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Adobe Photoshop CSImage editing and graphics creation software
Now, I don't make this statement lightly. But Photoshop CS is a serious overhaul and a major improvement to what was already one of the great graphics programs out there. I'd characterize this release in two ways. First, it's the release for which Adobe rolled up its sleeves and took care of some under the hood issues that have been nagging at this application for quite a while. The 16-bit features alone required major surgery, but there's so much more. Second, this is an expansive release, one that continues to add new features that are not only variations on the old, but that open up new possibilities. We'll get into all of these now, starting with the 16-bit functionality and then moving into new features for photographers, new support for video professionals, new and enhanced tools and effects and, finally, workflow improvements.
16-bit color features
Without a doubt, the most major surgery done to Photoshop CS was in the area of overhaul features, specifically the integration of real 16-bit per channel color support. Now, obviously, Photoshop had some degree of 16-bit support in the past, but it was so limited that I never would have previously referred to this application as a 16-bit image editor. You could open 16-bit files; you could apply a few adjustments; but you could never do anything in the way of real image manipulation before.
Now all of this has changed. This application is now truly a 16-bit graphics program. More, it's the most full-featured 16-bit graphics program I've seen to date, offering all of the application-level functionality afforded to 8-bit images, the kind of functionality that has justified Photoshop's position as the dominant image manipulation and effects tool for creative professionals. (As many of us know, particularly Mac users, not all software rises to the top based on quality, and ubiquity is often bought rather than earned. Photoshop, in my mind, has always been the chief exception to this. It's simply a great graphics tool.)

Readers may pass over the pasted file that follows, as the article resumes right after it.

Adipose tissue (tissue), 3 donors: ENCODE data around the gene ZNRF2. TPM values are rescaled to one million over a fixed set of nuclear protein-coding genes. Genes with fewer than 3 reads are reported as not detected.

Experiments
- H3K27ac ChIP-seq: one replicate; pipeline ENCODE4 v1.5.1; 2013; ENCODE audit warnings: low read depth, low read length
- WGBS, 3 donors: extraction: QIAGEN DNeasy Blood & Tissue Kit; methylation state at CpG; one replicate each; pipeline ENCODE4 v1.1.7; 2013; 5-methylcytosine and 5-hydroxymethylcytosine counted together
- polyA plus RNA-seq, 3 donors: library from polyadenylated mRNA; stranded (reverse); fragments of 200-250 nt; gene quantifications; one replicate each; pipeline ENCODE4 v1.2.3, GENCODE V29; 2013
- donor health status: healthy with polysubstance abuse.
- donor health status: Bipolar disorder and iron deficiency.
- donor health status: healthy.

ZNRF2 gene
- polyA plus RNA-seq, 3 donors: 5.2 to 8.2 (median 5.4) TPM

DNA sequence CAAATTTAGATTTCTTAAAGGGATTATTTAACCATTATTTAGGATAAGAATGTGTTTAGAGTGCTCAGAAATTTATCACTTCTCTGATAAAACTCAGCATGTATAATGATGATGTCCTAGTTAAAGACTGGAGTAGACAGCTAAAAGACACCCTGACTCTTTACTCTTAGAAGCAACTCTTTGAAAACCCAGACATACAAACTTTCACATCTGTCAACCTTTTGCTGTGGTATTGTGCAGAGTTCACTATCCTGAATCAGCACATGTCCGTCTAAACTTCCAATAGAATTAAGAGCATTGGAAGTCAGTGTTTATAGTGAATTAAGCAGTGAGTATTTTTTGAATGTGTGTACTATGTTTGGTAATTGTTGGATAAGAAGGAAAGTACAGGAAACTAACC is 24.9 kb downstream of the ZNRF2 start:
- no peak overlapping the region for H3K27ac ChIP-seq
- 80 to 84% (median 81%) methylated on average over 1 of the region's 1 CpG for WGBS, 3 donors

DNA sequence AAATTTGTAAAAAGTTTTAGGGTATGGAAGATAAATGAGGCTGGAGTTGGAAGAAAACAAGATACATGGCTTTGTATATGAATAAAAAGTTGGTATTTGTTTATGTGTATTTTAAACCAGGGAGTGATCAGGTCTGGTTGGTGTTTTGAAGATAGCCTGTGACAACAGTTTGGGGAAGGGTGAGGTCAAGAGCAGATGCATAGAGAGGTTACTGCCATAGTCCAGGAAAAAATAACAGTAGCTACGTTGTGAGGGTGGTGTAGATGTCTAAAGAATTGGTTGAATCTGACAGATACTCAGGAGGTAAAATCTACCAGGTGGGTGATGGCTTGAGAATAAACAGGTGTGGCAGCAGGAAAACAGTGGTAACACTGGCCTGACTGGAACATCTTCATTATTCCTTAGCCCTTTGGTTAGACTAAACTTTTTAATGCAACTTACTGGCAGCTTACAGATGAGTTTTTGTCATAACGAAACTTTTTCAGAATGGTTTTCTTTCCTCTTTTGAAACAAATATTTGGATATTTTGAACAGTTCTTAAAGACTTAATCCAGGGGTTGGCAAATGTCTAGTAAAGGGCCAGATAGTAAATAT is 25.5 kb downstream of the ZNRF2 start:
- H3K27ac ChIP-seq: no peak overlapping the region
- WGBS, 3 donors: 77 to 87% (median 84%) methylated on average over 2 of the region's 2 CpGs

So what do I mean when I refer to Photoshop CS as a "full-featured 16-bit image manipulation tool?" I mean you can do just about anything with a 16-bit image that you can do with an 8-bit image, only at a higher bit depth. This means painting. It means full layer support. It means all of the layer options, including layer styles, nesting, comps and the like. It means transformations, pattern creation and the use of all of the tools in the Tools palette. And this means, of course, that you will be able to perform all of these functions with truer color and smoother gradations. You won't always be able to see the results on your screen, since your screen most likely doesn't support 16-bit per channel color. But you will see it in your prints, and you'll see it in your histograms, and you'll see it in images that are processed extensively.
Now, on the Web, I can't show you the differences between a 16-bit image and an 8-bit image. But I can show you the difference between two identical images that have been processed while in different color depth modes.
So, in short, 16-bit color isn't just for photographers. It can also be a benefit for anybody who does extensive image processing on 8-bit source files.
Now, this is not to say that Photoshop's 16-bit color mode will give you access to every single feature available for 8-bit images. For example, most of the filters that ship with Photoshop CS still do not support 16-bit mode. But these, being plugins, can be updated for 16-bit use over time, and I expect that most of them will be. Plus, the list of third-party 16-bit filters is growing. For now, here's what you have.
I should note that, of the Stylize filters, only Emboss, Find Edges and Solarize are available at a 16-bit color depth. And, of course, the list gets narrower when using 16-bit color in CMYK mode.
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